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'Massive mound' of debris being removed from CDA to make way for new building opportunities

The pile is the result of of decades of industrial mil site use and sit modifications.

COEUR D'ALENE, Idaho — Truckload by truckload, Mt. Hink is shrinking and will soon be just a memory, as reported by the Coeur d'Alene Press.

The massive mound of bark, sawdust and debris that towers over Seltice Way near Atlas Water Park is the result of decades of industrial mill site use and site modifications.

In March, LaRiviere, Inc., began hauling it away, removing unsuitable materials from the site to rehabilitate it for future building opportunities.

Eighteen to 20 trucks are making about 400 daily trips, moving about 5,000 cubic yards Monday to Friday between 6 a.m. and 4 p.m.

“It’s going well,” said Tony Berns, executive director of ignite cda, the city’s urban renewal agency.

The $5 million project is expected to be finished by August.

Ignite cda’s third and newest district, the Atlas District, was formed by the City Council in December 2018. The district consists of 68 acres and includes the property that was the former Atlas Mill site. The city purchased the eastern portion, 47 acres, of the old mill site and transferred that property to ignite cda for redevelopment.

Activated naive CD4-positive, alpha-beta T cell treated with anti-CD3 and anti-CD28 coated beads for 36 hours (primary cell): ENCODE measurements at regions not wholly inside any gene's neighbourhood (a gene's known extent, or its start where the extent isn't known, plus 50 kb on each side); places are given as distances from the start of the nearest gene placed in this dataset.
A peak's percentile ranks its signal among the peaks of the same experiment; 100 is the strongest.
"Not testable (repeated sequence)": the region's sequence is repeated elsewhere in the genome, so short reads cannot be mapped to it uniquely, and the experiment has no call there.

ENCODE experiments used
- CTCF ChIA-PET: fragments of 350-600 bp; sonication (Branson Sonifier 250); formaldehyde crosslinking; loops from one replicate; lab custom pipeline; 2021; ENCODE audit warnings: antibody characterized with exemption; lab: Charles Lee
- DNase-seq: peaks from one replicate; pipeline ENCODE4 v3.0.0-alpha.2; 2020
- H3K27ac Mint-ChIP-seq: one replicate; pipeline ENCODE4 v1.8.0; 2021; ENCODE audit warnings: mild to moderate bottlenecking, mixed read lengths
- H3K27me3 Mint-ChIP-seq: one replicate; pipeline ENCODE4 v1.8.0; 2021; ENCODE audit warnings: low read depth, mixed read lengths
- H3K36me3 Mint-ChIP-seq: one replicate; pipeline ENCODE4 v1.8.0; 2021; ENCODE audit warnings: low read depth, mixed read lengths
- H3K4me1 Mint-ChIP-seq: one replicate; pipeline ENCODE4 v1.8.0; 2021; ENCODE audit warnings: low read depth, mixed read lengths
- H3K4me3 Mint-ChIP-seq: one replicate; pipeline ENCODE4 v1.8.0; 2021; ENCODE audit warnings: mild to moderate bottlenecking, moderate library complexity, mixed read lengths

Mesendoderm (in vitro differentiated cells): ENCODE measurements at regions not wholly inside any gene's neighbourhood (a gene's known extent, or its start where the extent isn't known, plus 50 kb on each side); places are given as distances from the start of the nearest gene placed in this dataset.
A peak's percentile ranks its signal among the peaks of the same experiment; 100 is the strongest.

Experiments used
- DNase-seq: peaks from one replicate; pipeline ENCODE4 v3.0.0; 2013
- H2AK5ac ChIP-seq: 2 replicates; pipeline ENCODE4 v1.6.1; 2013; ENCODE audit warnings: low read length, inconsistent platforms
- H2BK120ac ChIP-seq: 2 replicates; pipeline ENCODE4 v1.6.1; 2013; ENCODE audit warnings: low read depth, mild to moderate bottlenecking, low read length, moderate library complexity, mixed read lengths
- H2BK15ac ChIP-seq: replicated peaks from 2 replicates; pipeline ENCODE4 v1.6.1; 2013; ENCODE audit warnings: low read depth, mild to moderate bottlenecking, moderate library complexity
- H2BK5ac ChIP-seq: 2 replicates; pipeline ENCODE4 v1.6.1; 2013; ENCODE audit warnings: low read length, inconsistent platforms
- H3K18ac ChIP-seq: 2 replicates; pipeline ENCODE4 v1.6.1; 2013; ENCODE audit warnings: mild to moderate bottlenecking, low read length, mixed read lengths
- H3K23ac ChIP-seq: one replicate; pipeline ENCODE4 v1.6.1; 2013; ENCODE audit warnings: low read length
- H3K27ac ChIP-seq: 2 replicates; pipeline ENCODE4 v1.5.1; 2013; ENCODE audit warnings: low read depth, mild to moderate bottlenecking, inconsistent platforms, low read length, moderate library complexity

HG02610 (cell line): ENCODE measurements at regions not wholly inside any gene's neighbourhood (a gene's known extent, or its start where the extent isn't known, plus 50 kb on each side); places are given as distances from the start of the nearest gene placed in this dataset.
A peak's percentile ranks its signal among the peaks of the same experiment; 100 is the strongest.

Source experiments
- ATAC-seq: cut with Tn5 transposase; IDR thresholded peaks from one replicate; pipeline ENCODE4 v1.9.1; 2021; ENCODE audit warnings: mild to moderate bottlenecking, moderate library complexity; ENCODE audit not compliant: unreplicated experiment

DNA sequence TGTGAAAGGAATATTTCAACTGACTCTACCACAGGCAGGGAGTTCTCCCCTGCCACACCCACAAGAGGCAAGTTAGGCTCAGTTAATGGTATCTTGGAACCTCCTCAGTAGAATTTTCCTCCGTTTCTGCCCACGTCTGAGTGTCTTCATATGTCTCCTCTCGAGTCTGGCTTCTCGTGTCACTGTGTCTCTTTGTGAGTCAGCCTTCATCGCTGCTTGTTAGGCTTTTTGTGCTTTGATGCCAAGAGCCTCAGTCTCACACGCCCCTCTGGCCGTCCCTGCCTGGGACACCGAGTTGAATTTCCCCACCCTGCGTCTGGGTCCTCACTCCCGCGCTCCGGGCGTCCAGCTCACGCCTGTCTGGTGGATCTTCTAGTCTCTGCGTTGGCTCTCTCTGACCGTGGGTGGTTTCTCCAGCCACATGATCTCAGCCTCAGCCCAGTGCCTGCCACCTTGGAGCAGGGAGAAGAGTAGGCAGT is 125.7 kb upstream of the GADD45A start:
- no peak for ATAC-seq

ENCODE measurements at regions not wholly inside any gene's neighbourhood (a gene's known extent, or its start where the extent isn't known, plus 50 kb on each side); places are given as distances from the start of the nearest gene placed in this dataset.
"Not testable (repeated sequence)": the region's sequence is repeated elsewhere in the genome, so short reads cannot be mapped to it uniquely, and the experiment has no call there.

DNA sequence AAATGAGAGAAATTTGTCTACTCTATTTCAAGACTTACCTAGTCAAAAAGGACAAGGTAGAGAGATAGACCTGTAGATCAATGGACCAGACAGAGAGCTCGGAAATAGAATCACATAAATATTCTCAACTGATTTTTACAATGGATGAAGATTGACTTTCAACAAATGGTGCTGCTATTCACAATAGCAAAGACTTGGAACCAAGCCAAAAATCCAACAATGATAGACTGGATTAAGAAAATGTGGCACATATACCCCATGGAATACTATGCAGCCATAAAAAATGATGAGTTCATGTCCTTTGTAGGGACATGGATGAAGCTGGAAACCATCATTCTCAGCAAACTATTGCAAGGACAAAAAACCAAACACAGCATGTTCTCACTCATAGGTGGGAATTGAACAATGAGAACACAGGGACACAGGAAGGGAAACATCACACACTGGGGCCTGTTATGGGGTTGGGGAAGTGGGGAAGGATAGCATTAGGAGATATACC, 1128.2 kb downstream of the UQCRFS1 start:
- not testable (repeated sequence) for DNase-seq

The Atlas development in place of the mill will have hundreds of homes once finished. Already, many of the properties have been sold as townhouses, single-family and multi-family homes are rising from the dirt.

The mixed-use development will also have commercial activities.

“I think we have a huge demand out there for these type of products,” Berns said.

Mt. Hink grew taller as the land was excavated, commanding attention and drawing questions about what it was and why it was there.

It won't be much longer.

The "nonstructural material” is loaded into trucks for the trip onto Seltice Way and on to Ramsey Road, where it's being used to fill a gigantic hole at the Idaho Transportation Department’s site across from the Kroc Center.

That property in turn could be turned into a baseball field. The city would first have to work out a deal with ITD to acquire it.

Once Mt. Hink is no more, the site will be prepared for future building opportunities, Berns said.

The City Council earlier this year rejected a proposal to close a section of the North Idaho Centennial Trail for several months between Atlas Waterfront Park and Golf Course Road to provide an easier route for trucks to travel to the ITD site.

It would have saved ignite cda about $1 million, but council members said the trail was too popular and important to close.

The Coeur d'Alene Press is a KREM 2 News partner. For more news from our partners, click here.

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